The Pound remained relatively flat during Friday’s session; with no fundamental data being released speculation over the Scottish referendum dominated the headlines over the course of the weekend.
Analyst have indicated a number of firms are putting stock market flotation plans on hold ahead of the Scottish referendum, fearing market turmoil could throw the initial public offerings (IPOs) off track.
The Queen spoke out for the first time on Sunday about the debate, telling a well-wisher as she left church in Balmoral those voters should think carefully about how they cast their ballot this week.
Speaking as she left Crathie Kirk, the Queen said: “I hope that people will think very carefully about the future,” in response to a light-hearted question about the referendum from a member of the public. A spokesperson for the Royal Family confirmed the comments, but would not be drawn on whether the Queen was indicating explicit support for the pro-union campaign.
Scottish voters go to the ballot box this Thursday to decide whether the nation should remain part of the United Kingdom or go it alone. Polls over the weekend showed the No campaign narrowly ahead in three out of four surveys, but many voters remain undecided.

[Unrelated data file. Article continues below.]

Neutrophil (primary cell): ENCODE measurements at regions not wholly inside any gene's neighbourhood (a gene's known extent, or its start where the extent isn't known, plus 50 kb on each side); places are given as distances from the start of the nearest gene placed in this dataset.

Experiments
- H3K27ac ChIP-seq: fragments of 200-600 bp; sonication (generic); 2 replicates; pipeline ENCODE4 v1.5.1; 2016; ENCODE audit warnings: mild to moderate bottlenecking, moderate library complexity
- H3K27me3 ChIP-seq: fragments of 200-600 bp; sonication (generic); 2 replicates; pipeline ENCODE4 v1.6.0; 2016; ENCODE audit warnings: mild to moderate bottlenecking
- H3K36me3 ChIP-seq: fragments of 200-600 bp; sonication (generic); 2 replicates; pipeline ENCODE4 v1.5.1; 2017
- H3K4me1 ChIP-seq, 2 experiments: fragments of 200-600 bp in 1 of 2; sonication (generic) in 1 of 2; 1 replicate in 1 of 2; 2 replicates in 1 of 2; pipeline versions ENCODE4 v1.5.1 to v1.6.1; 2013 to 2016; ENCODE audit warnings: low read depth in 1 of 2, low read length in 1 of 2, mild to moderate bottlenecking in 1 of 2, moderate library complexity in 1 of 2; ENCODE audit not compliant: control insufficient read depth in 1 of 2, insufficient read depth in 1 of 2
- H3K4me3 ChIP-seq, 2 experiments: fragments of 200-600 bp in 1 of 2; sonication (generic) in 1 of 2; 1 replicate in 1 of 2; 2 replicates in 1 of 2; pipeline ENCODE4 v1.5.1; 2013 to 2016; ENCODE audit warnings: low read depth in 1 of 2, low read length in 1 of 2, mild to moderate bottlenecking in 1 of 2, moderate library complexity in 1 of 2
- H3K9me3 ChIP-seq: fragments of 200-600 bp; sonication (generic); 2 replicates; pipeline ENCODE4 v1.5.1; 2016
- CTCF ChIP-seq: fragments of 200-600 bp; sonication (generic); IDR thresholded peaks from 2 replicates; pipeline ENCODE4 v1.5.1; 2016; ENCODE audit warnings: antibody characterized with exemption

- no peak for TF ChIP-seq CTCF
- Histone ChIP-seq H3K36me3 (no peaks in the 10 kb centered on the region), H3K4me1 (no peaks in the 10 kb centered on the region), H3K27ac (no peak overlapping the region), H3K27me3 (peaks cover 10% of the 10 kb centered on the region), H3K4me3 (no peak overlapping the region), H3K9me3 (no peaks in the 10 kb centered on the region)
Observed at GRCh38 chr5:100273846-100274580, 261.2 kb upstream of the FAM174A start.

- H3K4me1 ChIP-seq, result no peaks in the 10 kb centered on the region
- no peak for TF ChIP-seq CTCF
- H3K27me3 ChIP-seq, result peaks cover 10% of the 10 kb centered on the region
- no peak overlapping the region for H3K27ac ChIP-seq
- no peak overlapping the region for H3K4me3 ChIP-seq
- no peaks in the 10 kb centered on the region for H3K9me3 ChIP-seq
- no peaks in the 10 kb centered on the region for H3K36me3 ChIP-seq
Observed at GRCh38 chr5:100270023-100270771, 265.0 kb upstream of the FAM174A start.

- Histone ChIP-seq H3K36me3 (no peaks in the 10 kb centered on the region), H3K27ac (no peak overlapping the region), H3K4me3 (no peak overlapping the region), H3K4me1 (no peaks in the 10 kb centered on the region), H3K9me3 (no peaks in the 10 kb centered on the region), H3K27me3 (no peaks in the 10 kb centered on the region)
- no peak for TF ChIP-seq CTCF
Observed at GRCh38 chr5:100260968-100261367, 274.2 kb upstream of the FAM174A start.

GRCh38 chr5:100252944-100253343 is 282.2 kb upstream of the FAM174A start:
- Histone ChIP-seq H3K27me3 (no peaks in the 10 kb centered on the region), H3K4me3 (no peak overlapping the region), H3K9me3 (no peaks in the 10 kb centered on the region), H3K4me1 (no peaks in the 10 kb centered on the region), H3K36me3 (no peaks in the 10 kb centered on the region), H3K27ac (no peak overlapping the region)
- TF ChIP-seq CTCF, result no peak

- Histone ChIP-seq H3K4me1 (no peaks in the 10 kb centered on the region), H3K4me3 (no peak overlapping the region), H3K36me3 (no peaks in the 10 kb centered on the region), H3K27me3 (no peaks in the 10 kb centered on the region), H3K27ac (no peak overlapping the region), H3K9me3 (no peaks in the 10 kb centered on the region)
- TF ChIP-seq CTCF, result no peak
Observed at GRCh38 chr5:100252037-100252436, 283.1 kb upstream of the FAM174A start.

Prime Minister David Cameron will make a speech in Aberdeen today, warning that the result of the vote will last for centuries to come and cannot be reversed. He will tell a crowd of activists in Scotland that there will be no going back from independence.
The Dollar saw little movement despite an August pickup in retail sales and revised figures showing demand in prior months was stronger than first reported, signalling consumers have reclaimed their position among the main sources of US growth.
A firming job market, rising stock and home prices and a retreat in fuel costs are among reasons Americans feel more comfortable boosting outlays. The sales report prompted some economists to raise forecasts for third-quarter consumer spending and economic growth.
There are no key announcements today.
Our dealers are available via e-mail (email@example.com) or by phone (020 7220 8181).